Building an Innovation Strategy from Cultural Insights

by JAY HASBROUCK, Founder, Filament Insight & Innovation “Innovate or die"—this dictum is driving companies to build their innovation capacity, and fast. Most are turning to now-familiar practices such as Design Thinking, Lean, or Agile. But as they grow, many organizations find that they don’t see expected increases in innovation after deploying these practices. Why? Although they’re originally meant to drive creative thinking and strategic risk taking, innovation methods can quickly become rote in large organizations, especially when teams are expected to deploy them without context, or simply to check off a box on their performance reviews. Worse yet, some companies struggle to manage a combination of different innovation practices between teams, leading to a breakdown in collaboration and disjointed project pacing. What these organizations lack is an overall innovation strategy that drives their efforts to build innovation capacity, engages their teams with a purposeful vision, and ensures their efforts can evolve...

Book Review: The Paradox of Sensemaking

by TOM HOY, Stripe Partners Sensemaking: The Power of Humanities in the Age of the Algorithm Christian Madsbjerg 2017, 240 pp, Hachette Books Excerpt Christian Madsbjerg has done a huge amount to elevate the profile and impact of ethnography in corporate settings. As co-founder of ReD Associates, Madsbjerg makes a consistent and compelling case for ethnographers to set their sights beyond user experience and design to impact decisions at the pinnacle of global organisations. His new book Sensemaking advances his mission further, advocating humanities-based thinking to a much wider business audience. The central analysis feels more even resonant today than when the book was released last year: the power of big data has created a false idol, lulling us into the belief that the algorithm has the capacity to replace critical thinking. What unfolds is a story which is compelling and bold in critique, but strangely conservative and ambiguous in the solutions it prescribes. Silicon Valley and the Renaissance Man [sic] Sensemaking...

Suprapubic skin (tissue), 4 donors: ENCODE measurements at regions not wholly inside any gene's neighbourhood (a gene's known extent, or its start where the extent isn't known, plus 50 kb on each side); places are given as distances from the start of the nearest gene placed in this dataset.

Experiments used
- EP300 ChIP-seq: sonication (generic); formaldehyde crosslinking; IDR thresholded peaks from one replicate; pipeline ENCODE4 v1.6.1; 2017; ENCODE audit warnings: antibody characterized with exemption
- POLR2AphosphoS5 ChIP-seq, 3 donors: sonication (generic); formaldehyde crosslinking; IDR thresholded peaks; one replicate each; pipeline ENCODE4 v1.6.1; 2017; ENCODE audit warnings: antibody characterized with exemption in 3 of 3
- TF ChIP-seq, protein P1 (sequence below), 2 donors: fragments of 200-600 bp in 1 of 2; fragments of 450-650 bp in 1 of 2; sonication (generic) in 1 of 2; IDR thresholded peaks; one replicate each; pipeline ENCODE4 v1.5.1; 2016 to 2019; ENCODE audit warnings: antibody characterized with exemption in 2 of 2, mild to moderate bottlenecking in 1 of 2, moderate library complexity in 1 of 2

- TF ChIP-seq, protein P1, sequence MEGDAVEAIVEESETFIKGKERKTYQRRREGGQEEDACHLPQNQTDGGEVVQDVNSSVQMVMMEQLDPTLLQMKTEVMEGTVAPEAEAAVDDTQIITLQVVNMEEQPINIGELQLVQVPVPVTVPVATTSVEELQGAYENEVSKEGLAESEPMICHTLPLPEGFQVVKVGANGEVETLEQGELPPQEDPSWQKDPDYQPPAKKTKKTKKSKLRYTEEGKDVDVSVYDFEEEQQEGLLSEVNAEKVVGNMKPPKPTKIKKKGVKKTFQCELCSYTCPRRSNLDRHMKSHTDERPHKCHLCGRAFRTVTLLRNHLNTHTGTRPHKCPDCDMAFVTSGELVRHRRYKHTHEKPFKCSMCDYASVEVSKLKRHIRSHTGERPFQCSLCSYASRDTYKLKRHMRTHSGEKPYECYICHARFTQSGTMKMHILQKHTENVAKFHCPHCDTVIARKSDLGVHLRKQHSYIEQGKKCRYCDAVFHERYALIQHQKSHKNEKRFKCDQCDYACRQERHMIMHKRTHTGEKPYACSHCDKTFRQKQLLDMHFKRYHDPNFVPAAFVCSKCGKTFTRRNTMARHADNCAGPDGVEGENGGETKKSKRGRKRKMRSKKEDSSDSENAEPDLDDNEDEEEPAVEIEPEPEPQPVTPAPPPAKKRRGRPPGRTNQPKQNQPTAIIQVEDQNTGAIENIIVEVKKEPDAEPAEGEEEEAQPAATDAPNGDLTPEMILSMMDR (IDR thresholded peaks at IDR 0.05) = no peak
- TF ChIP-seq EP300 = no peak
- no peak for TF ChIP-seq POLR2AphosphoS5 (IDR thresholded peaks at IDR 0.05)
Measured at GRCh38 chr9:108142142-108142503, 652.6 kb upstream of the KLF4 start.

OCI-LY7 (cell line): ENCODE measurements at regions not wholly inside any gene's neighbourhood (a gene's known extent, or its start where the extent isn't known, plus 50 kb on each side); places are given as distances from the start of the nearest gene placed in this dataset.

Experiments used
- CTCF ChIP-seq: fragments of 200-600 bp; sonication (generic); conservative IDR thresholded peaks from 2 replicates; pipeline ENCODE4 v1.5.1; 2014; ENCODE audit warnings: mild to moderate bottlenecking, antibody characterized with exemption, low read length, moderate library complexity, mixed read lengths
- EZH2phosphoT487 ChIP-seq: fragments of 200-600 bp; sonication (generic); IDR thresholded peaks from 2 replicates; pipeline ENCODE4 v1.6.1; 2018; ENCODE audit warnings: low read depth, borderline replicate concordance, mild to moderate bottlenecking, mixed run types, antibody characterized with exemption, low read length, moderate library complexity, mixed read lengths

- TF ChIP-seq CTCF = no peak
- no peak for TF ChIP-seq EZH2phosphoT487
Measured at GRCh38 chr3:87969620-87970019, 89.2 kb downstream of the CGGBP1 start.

Data Science and Ethnography: What’s Our Common Ground, and Why Does It Matter?

by TYE RATTENBURY (Salesforce) & DAWN NAFUS (Intel) As EPIC2018 program co-chairs, we developed the conference theme Evidence to explore how evidence is created, used, and abused. We’ll consider the core types of evidence ethnographers make and use through participant observation, cultural analysis, filmmaking, interviewing, digital and mobile techniques, and other essential methods, as well as new approaches in interdisciplinary and cross-functional teams.1 We’ve also made a special invitation to data scientists to join us in Honolulu to advance the intersection of computational and ethnographic approaches. Why? One of us is a data scientist (Tye) and the other an ethnographer (Dawn), both working in industry. We regularly see data science and ethnography conceptualized as polar ends of a research spectrum—one as a crunching of colossal data sets, the other as a slow simmer of experiential immersion. Unfortunately, we also see occasional professional stereotyping. A naïve view of “crunching” can make it seem...

Advice for an Anthropologist Breaking into Business